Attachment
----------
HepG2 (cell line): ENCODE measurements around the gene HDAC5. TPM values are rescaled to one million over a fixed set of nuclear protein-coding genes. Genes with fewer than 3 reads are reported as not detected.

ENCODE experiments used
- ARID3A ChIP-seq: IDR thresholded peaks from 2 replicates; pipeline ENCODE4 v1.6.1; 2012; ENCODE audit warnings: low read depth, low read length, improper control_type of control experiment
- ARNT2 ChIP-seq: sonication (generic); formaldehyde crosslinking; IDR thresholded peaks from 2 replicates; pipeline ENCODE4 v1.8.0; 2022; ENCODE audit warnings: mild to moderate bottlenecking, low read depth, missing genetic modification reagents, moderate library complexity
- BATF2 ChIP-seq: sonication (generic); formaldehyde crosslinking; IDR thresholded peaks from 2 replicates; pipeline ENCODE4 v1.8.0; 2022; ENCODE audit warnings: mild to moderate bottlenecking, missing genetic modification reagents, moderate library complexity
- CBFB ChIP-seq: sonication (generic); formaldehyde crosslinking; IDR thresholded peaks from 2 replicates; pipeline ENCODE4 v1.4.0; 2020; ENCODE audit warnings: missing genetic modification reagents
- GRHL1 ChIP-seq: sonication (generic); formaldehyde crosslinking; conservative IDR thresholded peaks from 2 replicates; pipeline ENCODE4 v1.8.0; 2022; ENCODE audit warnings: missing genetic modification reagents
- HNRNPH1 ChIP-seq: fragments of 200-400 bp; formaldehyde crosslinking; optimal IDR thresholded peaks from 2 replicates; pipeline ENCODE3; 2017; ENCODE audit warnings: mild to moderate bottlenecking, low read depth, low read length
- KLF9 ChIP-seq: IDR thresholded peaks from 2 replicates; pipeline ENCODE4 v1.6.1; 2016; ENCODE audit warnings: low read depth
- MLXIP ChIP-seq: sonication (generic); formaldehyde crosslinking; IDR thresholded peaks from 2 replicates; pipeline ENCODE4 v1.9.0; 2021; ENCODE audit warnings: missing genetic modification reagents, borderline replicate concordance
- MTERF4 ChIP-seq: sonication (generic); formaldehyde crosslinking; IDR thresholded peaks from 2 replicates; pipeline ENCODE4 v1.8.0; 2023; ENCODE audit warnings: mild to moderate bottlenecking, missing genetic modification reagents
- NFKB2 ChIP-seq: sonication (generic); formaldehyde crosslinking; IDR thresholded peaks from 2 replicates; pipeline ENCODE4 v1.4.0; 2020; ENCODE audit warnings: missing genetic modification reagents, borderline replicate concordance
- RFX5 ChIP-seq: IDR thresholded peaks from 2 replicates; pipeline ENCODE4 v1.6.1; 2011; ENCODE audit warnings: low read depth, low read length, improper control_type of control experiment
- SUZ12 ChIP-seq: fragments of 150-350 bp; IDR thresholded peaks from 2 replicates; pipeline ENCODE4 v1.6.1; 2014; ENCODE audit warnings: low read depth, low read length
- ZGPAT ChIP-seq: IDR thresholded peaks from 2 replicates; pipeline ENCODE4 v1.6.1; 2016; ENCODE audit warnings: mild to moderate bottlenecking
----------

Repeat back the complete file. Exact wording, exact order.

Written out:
HepG2 (cell line): ENCODE measurements around the gene HDAC5. TPM values are rescaled to one million over a fixed set of nuclear protein-coding genes. Genes with fewer than 3 reads are reported as not detected.

ENCODE experiments used
- ARID3A ChIP-seq: IDR thresholded peaks from 2 replicates; pipeline ENCODE4 v1.6.1; 2012; ENCODE audit warnings: low read depth, low read length, improper control_type of control experiment
- ARNT2 ChIP-seq: sonication (generic); formaldehyde crosslinking; IDR thresholded peaks from 2 replicates; pipeline ENCODE4 v1.8.0; 2022; ENCODE audit warnings: mild to moderate bottlenecking, low read depth, missing genetic modification reagents, moderate library complexity
- BATF2 ChIP-seq: sonication (generic); formaldehyde crosslinking; IDR thresholded peaks from 2 replicates; pipeline ENCODE4 v1.8.0; 2022; ENCODE audit warnings: mild to moderate bottlenecking, missing genetic modification reagents, moderate library complexity
- CBFB ChIP-seq: sonication (generic); formaldehyde crosslinking; IDR thresholded peaks from 2 replicates; pipeline ENCODE4 v1.4.0; 2020; ENCODE audit warnings: missing genetic modification reagents
- GRHL1 ChIP-seq: sonication (generic); formaldehyde crosslinking; conservative IDR thresholded peaks from 2 replicates; pipeline ENCODE4 v1.8.0; 2022; ENCODE audit warnings: missing genetic modification reagents
- HNRNPH1 ChIP-seq: fragments of 200-400 bp; formaldehyde crosslinking; optimal IDR thresholded peaks from 2 replicates; pipeline ENCODE3; 2017; ENCODE audit warnings: mild to moderate bottlenecking, low read depth, low read length
- KLF9 ChIP-seq: IDR thresholded peaks from 2 replicates; pipeline ENCODE4 v1.6.1; 2016; ENCODE audit warnings: low read depth
- MLXIP ChIP-seq: sonication (generic); formaldehyde crosslinking; IDR thresholded peaks from 2 replicates; pipeline ENCODE4 v1.9.0; 2021; ENCODE audit warnings: missing genetic modification reagents, borderline replicate concordance
- MTERF4 ChIP-seq: sonication (generic); formaldehyde crosslinking; IDR thresholded peaks from 2 replicates; pipeline ENCODE4 v1.8.0; 2023; ENCODE audit warnings: mild to moderate bottlenecking, missing genetic modification reagents
- NFKB2 ChIP-seq: sonication (generic); formaldehyde crosslinking; IDR thresholded peaks from 2 replicates; pipeline ENCODE4 v1.4.0; 2020; ENCODE audit warnings: missing genetic modification reagents, borderline replicate concordance
- RFX5 ChIP-seq: IDR thresholded peaks from 2 replicates; pipeline ENCODE4 v1.6.1; 2011; ENCODE audit warnings: low read depth, low read length, improper control_type of control experiment
- SUZ12 ChIP-seq: fragments of 150-350 bp; IDR thresholded peaks from 2 replicates; pipeline ENCODE4 v1.6.1; 2014; ENCODE audit warnings: low read depth, low read length
- ZGPAT ChIP-seq: IDR thresholded peaks from 2 replicates; pipeline ENCODE4 v1.6.1; 2016; ENCODE audit warnings: mild to moderate bottlenecking